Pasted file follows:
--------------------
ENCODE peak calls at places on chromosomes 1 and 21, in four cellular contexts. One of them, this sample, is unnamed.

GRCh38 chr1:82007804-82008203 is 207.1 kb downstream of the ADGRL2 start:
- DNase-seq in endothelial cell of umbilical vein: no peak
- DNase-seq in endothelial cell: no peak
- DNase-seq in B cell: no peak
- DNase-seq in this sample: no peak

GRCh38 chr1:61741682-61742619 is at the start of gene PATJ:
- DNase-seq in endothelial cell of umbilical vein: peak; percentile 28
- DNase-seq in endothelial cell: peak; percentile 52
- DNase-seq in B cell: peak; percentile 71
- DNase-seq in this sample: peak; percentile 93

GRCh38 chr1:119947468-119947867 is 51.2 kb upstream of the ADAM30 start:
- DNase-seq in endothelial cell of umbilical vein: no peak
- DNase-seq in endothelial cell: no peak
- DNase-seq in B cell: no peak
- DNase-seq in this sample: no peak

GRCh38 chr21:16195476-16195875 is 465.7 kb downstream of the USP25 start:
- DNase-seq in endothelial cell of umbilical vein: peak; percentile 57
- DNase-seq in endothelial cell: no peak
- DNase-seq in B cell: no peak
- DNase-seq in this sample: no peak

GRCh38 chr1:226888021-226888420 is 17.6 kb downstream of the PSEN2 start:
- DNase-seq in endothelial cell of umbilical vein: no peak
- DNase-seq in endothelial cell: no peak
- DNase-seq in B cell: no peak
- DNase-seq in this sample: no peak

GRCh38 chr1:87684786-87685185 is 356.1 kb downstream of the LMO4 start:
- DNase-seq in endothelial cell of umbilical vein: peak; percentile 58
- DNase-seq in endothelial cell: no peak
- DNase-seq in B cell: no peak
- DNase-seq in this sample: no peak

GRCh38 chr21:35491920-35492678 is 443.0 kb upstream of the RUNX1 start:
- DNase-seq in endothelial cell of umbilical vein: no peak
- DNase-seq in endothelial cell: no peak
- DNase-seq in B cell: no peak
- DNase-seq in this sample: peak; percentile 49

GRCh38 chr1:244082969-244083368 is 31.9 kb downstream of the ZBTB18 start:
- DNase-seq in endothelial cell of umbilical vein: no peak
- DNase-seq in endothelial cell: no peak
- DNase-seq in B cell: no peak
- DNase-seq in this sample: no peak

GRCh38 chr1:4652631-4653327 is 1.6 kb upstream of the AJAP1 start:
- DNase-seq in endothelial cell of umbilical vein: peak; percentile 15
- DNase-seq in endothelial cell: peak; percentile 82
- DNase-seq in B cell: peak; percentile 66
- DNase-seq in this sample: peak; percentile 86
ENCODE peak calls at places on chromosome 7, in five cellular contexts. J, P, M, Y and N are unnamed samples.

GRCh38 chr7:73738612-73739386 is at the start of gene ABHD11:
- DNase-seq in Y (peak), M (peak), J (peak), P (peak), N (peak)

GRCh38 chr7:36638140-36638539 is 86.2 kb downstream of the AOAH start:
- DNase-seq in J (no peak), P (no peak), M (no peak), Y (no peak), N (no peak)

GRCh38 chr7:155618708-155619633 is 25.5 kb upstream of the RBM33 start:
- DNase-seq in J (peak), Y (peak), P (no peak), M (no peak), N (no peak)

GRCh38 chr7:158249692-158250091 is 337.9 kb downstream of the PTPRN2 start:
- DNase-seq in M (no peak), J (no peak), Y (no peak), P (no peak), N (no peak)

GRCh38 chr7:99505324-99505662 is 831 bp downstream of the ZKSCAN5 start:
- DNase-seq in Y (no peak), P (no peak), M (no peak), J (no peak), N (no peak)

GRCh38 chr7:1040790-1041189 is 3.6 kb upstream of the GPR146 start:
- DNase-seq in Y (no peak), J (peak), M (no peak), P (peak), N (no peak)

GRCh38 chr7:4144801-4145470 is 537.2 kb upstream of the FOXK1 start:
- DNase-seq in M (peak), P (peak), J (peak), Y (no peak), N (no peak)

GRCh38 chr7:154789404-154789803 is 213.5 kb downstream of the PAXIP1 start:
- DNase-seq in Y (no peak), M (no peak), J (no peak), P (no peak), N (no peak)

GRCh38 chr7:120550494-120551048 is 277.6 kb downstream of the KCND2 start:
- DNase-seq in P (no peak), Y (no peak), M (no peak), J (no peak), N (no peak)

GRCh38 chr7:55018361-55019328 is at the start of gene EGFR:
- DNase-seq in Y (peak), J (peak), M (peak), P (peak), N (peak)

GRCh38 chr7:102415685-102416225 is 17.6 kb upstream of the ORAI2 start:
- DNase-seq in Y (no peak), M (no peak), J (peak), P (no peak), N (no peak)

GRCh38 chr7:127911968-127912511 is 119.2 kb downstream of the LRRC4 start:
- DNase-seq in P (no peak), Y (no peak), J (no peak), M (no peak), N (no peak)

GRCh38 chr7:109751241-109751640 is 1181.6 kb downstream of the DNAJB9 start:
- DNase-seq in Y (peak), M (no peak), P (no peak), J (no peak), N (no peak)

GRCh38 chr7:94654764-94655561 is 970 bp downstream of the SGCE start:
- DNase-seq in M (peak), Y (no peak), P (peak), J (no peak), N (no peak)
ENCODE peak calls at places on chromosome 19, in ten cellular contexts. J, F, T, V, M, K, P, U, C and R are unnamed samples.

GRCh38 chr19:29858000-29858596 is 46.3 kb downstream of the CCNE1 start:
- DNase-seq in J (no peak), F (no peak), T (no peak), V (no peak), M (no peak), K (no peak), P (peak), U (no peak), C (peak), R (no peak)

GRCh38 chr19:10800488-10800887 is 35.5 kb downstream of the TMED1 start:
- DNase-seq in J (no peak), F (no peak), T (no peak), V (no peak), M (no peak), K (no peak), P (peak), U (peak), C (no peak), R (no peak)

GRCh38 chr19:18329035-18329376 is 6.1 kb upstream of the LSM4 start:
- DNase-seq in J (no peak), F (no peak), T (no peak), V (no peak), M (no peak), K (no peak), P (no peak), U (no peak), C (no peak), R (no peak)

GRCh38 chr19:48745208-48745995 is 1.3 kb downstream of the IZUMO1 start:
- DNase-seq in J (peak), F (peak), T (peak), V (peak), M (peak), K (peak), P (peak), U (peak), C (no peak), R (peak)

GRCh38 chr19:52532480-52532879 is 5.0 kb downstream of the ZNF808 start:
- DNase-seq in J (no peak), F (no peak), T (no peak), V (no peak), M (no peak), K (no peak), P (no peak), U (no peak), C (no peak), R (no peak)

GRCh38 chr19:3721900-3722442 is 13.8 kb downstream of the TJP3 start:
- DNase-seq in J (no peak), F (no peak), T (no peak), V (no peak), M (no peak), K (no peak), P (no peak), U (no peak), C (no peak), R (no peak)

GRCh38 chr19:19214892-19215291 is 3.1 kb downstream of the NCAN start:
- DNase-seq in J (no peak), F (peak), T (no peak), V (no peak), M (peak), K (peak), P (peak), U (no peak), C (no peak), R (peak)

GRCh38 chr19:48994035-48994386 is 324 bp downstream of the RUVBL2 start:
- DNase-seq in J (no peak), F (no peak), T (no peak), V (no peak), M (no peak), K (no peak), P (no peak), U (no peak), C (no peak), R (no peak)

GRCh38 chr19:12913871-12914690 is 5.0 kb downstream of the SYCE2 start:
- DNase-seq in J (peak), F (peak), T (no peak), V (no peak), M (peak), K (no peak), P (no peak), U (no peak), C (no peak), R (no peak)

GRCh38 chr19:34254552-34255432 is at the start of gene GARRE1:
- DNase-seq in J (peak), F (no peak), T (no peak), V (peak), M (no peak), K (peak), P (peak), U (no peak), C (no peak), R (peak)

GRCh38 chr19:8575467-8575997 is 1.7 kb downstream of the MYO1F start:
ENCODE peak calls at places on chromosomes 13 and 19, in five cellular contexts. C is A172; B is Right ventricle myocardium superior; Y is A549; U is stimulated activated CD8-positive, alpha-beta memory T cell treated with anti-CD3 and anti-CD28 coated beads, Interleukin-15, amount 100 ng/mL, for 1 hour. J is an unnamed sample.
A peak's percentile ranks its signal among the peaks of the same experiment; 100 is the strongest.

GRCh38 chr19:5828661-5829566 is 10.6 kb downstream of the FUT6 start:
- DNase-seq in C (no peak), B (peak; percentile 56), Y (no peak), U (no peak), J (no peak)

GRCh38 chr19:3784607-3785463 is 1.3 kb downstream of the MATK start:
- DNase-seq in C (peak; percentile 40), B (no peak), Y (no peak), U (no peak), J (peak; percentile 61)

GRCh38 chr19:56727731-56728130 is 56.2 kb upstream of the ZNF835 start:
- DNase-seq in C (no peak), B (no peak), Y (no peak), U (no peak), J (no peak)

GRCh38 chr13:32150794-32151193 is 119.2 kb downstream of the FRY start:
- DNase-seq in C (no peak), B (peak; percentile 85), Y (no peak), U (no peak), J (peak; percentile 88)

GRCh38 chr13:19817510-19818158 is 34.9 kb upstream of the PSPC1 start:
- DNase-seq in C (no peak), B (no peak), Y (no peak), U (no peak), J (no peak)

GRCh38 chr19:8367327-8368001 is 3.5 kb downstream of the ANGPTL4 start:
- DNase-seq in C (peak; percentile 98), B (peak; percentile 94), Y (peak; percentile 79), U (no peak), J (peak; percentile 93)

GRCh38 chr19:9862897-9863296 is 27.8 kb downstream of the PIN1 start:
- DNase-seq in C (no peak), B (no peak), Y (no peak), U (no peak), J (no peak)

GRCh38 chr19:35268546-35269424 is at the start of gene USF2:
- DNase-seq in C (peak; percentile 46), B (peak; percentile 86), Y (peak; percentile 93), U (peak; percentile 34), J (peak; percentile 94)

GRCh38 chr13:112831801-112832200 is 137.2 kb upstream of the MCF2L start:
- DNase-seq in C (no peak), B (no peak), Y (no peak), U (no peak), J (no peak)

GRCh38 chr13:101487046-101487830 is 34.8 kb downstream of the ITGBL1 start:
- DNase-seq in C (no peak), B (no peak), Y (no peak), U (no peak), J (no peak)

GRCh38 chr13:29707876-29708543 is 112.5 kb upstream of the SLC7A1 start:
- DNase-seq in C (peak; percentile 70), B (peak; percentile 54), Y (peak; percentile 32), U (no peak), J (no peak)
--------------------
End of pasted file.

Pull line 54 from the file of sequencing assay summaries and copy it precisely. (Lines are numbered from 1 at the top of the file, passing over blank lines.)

GRCh38 chr7:158249692-158250091 is 337.9 kb downstream of the PTPRN2 start: